This compelling new novel from Jennifer Egan paints visual images for the reader, scanning the lives of musicians and assistants, from the past to the present; she also gives us glimpses of the future as we follow along in the moments.

Bennie Salazar and Sasha are the centerpiece characters in this tale.  Their lives in the music business carry them from San Francisco, to Naples, and to New York; the time period shifts from the 1970s to the present day or possibly some time in the future.  At the conclusion, the actual time period seems unclear.

We see how the lives of these artists can spin out of control, as exemplified by one Scotty, who is talented and gifted and, in the end, has almost completely slipped off the grid.  He is totally a member of the “goon squad.”

Throughout A Visit from the Goon Squad, I felt a kind of disorientation…the constant shifting of perspectives was disconcerting at times.  First person narrative, third person point of view; it took constant alertness and readjusting of my own perspective to stay attuned to what was happening.

Sometimes I would think…now who is this person?  And then it would slowly become clear.   Like the character Alex, in a moment when he is remembering bits and pieces of past events, expressed in this way:

“Alex looked up at the building, sooty against the lavender sky, and experienced a hot-cold flash of recognition, a shiver of déjà vu, as if he were returning to a place that no longer existed….”

This book made me think of real-life connections, and how our lives intersect with many people in this journey; sometimes, just when we’ve forgotten them, something will recall them for us.

It was sometimes difficult to read this book, which was compelling and haunting and a bit disturbing.  There was one section in the book that was filled with word diagrams instead of regular prose…several pages of them.  I found this style to be disruptive, and because of this aspect of the book, I am deducting one star.

Nevertheless, a four star read is a book that I recommend, especially for fans of Egan.


Violet Parry and Sally Parry have little in common, except that Violet is married to David Parry and Sally is his sister. The two are at odds through most of the story, each misunderstanding the other and resenting aspects about each other.

Violet seemingly has it all. A gorgeous house in the hills above LA; a full-time nanny; and money enough to buy almost everything she desires. So why is she so unhappy, disgruntled, and vulnerable to Teddy Reyes, the somewhat seedy musician who gives her a bit of attention? Is it, perhaps, because her husband is so focused on giving her everything that he doesn’t really notice her? Or that he only wants her to listen to him, but fails to reciprocate?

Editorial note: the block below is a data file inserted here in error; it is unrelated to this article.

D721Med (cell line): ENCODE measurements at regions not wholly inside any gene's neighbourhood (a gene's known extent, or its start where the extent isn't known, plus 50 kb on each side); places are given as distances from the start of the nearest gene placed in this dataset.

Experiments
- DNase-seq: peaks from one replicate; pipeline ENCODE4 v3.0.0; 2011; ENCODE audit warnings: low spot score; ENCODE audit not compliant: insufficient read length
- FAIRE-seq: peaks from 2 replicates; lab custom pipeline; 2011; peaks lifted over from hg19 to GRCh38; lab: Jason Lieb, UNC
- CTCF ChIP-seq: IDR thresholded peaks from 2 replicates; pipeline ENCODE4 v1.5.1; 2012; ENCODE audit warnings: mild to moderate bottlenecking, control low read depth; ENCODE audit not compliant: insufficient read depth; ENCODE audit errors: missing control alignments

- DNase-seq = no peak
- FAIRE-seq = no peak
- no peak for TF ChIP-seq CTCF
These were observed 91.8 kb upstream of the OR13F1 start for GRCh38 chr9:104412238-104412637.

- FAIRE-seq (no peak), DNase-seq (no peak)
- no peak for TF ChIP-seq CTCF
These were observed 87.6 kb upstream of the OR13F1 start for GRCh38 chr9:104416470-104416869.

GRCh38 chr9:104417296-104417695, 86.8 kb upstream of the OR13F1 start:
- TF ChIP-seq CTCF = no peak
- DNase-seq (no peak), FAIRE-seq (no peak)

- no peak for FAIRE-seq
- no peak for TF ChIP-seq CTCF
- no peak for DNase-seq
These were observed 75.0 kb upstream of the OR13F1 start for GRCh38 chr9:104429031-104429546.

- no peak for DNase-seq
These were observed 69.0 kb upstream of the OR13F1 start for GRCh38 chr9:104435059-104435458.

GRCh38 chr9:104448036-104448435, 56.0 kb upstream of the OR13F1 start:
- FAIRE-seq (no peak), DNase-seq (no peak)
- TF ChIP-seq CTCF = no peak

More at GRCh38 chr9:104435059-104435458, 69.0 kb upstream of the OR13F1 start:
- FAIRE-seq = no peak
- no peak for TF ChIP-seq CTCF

What woman wouldn’t feel neglected, since women mostly want to be understood? However, for whatever reasons, Violet is unable or unwilling to express her needs.

Then we have Sally, whose story alternates with Violet’s…She just wants a lot of the same things that Violet already has. A rich husband and enough money, since she’s plagued by credit card debt. She is also diabetic, a bit neurotic, and extremely demanding, but hey, what guy wouldn’t want her? She manipulates constantly to achieve her goals.

David, caught in the middle, seems totally clueless and feels misunderstood and unappreciated. Then, for whatever reason, he seems to get a clue and does an about-face, even though he has discovered his wife’s affair. For someone so successful, he seems to have few people skills. Or maybe it’s just women he doesn’t get.

What I most enjoyed about This One Is Mine: A Novel were the rich details that painted the LA lifestyle in such a way that I could visualize it. I could picture the homes, the clothes, and especially the characters. I liked that none of the characters were picture-perfect. Violet was still a tad overweight from the pregnancy; Sally was thin and could have been attractive, but her personality rendered her tense and almost fake; and Teddy—well, he is portrayed as someone scuzzy and a little bit unclean, which is how I viewed his character.

I also liked the part in which Violet and Sally actually begin to talk to one another and clear up some major misunderstandings they have.

I didn’t really buy David’s turnabout, and found it a bit unbelievable, but it did bring the story to a tidy conclusion.

This is a book for those who enjoy LA stories, or stories about what is going on behind the perfect façade that cloaks the rich and famous. I would give it a 4.5, deducting a bit for how the story ended.